STI rates have been increasing among people over 45
Many middle-aged people are continuing to take an irresponsible attitude to their sexual health, say experts.
The Royal Pharmaceutical Society of Great Britain polled over 2,000 adults.
Nearly a fifth of those polled aged 45 to 54 said they had had unprotected sex with someone other than a long-term partner in the past five years.
There is a misconception that their risk of catching a sexually transmitted infection (STI) is "next to nothing", says the RPSGB.
Sexually transmitted infections have doubled in under a decade in people over 45 and have been rising at a faster rate than in the young, recent figures from the Health Protection Agency show.
Older people are increasingly likely to be single or undergoing relationship changes and are less likely to consistently use condoms, perhaps because the risk of pregnancy no longer exists, experts have observed.
The RPSGB's survey of 2,258 UK adults - half who were aged 45 plus - found older generations were flippant about the risks of catching an STI.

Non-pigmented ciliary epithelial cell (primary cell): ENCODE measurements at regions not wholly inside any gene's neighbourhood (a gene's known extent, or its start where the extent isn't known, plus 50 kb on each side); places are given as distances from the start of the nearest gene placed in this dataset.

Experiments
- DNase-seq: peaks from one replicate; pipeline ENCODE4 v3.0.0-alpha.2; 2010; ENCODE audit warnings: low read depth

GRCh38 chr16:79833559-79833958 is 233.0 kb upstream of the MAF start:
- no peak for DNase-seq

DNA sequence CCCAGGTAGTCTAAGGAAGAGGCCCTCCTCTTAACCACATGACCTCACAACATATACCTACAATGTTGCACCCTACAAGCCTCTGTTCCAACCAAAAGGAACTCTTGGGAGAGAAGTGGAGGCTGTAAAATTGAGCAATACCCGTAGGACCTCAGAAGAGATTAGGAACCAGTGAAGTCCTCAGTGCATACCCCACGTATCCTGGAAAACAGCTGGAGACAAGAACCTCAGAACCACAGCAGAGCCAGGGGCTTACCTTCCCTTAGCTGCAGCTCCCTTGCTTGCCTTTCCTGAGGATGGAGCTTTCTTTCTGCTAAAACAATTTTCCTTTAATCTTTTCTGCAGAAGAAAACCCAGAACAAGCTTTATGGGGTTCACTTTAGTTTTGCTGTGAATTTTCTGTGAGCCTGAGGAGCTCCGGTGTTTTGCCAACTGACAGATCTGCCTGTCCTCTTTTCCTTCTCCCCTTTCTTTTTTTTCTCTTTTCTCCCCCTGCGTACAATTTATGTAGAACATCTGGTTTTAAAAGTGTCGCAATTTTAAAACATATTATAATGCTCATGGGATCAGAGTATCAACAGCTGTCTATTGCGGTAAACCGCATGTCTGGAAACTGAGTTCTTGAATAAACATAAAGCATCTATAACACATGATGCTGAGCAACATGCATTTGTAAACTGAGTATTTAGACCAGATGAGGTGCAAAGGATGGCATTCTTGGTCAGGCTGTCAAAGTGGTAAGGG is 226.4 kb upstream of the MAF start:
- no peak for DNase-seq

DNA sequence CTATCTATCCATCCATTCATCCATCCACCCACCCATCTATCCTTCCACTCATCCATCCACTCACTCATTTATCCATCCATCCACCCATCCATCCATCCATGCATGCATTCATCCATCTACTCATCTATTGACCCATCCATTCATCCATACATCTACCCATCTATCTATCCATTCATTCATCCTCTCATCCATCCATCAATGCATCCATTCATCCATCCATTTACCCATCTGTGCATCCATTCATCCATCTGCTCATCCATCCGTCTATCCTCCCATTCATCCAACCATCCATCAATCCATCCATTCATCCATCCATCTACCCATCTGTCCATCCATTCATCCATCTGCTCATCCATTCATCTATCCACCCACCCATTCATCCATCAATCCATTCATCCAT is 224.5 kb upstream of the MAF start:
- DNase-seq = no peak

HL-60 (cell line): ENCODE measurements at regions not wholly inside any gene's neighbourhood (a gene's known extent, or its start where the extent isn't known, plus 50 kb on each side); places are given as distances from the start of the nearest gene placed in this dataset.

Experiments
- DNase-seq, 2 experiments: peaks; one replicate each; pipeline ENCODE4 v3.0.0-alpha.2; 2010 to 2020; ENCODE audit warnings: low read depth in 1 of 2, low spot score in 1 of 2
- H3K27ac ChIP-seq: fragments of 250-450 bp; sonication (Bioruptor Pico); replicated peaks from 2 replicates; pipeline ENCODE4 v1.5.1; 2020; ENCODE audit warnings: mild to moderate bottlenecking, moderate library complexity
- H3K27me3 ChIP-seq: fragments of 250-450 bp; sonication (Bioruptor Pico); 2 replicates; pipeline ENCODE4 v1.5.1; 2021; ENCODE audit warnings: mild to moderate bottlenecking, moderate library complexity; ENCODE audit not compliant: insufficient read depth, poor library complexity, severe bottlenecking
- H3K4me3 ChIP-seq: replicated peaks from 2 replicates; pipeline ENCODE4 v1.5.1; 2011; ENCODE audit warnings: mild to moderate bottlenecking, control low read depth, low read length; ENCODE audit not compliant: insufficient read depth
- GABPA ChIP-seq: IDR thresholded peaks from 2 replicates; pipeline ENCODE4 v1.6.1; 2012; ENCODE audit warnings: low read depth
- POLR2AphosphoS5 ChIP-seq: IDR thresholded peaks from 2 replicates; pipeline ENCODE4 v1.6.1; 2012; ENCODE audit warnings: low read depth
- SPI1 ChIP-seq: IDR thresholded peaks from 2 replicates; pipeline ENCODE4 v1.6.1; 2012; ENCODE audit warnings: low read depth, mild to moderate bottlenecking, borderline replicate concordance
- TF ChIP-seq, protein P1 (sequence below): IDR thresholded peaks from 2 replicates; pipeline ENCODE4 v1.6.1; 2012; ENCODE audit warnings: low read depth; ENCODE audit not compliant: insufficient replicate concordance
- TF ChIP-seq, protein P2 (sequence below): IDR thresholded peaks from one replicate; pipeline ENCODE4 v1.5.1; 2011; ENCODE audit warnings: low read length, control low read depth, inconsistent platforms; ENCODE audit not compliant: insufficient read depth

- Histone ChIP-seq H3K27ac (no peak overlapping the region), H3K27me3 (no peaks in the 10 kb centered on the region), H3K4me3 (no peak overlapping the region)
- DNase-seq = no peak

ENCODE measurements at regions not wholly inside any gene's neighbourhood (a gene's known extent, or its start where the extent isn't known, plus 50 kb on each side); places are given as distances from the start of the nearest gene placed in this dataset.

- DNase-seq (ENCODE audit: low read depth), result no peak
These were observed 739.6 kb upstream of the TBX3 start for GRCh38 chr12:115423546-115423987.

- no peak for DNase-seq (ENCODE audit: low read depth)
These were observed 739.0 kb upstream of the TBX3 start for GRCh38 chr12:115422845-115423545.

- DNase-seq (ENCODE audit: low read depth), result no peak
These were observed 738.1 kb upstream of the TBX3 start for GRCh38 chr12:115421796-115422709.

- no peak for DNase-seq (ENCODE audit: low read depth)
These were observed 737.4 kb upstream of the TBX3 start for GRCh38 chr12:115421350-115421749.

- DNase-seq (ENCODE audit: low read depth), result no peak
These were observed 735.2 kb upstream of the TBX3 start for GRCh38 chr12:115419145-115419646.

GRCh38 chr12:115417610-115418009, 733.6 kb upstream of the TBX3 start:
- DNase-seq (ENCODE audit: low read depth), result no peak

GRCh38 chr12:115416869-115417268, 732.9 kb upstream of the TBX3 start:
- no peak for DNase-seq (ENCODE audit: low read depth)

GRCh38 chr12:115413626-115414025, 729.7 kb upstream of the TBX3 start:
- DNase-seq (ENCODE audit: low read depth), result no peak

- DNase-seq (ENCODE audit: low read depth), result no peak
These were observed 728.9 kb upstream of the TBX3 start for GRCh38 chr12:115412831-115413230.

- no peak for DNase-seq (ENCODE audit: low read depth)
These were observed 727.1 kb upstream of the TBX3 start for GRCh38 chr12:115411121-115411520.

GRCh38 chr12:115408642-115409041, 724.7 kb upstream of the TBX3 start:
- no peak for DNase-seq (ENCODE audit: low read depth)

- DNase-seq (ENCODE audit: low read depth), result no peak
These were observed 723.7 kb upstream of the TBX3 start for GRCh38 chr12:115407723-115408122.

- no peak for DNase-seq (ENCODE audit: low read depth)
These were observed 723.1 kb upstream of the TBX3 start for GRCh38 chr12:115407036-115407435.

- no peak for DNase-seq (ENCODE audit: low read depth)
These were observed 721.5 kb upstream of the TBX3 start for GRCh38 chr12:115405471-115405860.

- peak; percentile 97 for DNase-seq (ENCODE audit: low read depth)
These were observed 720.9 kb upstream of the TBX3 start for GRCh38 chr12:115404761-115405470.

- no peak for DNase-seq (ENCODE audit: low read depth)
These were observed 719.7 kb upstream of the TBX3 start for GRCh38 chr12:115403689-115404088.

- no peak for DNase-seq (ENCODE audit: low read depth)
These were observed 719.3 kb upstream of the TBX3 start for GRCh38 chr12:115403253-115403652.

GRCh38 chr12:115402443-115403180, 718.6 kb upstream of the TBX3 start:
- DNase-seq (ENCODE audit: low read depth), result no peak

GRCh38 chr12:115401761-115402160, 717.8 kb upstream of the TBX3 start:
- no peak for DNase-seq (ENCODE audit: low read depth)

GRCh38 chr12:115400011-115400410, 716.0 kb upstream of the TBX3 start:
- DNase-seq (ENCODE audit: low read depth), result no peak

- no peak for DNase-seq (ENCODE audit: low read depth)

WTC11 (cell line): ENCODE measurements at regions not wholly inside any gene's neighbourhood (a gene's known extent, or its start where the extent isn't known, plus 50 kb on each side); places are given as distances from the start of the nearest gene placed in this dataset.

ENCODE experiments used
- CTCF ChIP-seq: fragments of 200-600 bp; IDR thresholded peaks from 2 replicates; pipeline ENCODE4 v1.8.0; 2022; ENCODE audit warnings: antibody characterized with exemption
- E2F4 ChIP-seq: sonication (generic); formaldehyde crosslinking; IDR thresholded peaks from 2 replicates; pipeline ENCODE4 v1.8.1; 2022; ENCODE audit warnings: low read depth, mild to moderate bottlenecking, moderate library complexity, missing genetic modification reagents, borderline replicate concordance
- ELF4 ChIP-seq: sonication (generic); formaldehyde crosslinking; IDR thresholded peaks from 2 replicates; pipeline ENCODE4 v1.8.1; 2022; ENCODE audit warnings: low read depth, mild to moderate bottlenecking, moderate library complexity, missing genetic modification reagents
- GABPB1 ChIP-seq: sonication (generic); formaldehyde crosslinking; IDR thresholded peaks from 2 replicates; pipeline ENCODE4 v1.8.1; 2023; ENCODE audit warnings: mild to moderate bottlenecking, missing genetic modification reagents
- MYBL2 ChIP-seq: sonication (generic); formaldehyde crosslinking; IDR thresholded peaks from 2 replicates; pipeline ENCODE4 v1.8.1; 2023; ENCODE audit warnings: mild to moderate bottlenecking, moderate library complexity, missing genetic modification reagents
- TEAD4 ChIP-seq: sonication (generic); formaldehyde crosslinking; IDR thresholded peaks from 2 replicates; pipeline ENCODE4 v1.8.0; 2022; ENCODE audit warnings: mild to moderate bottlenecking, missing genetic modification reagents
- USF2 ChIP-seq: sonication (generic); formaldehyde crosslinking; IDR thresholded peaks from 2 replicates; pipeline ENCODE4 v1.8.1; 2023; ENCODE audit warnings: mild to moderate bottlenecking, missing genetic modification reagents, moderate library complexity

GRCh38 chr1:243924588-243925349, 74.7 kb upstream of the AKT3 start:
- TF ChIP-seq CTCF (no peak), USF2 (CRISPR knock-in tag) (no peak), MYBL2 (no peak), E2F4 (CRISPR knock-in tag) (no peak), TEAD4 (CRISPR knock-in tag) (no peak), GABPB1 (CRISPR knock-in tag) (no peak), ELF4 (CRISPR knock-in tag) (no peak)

A quarter of the 45-54-year-olds surveyed said they did not use contraception as they trusted the person they were sleeping with not to have an STI, with one in 10 saying they did not like the feeling of condoms.
Nearly a third surveyed described their risk of getting an STI when having unprotected sex with a new partner or someone other than their current partner as unlikely or very unlikely.
A further 20% believed that their chances of picking up an infection were "next to nothing".
Double the number of over 55s (25%) believed their chances of acquiring an STI from unprotected sex were next to nothing, compared to 13% of those aged 18-24.
RPSGB spokeswoman Heidi Wright said: "The majority of safe sex messages are targeted at teenagers, but as more adults begin new relationships later in life, they quite clearly need advice too.
"You can't always tell who has an STI and infections don't discriminate on the basis of age."
She said local pharmacies were an excellent source of sexual health advice and support.
Lisa Power of the Terrence Higgins Trust said: "Teenagers aren't the only people who think they're immune from harm.
"Whatever your age, if you have a new sexual partner or more than one, condoms should be a basic part of ensuring your sexual health and theirs.
"It's more embarrassing to get an infection than to use a condom."
A Department of Health spokesperson said: "The message is the same for everyone - anyone having unprotected sex potentially puts themselves at risk of an STI.
"Infections rates have risen in all age groups, including older people.
"Older people also need to be aware of the need to use condoms consistently, particularly those who are newly single and entering relationships with new partners."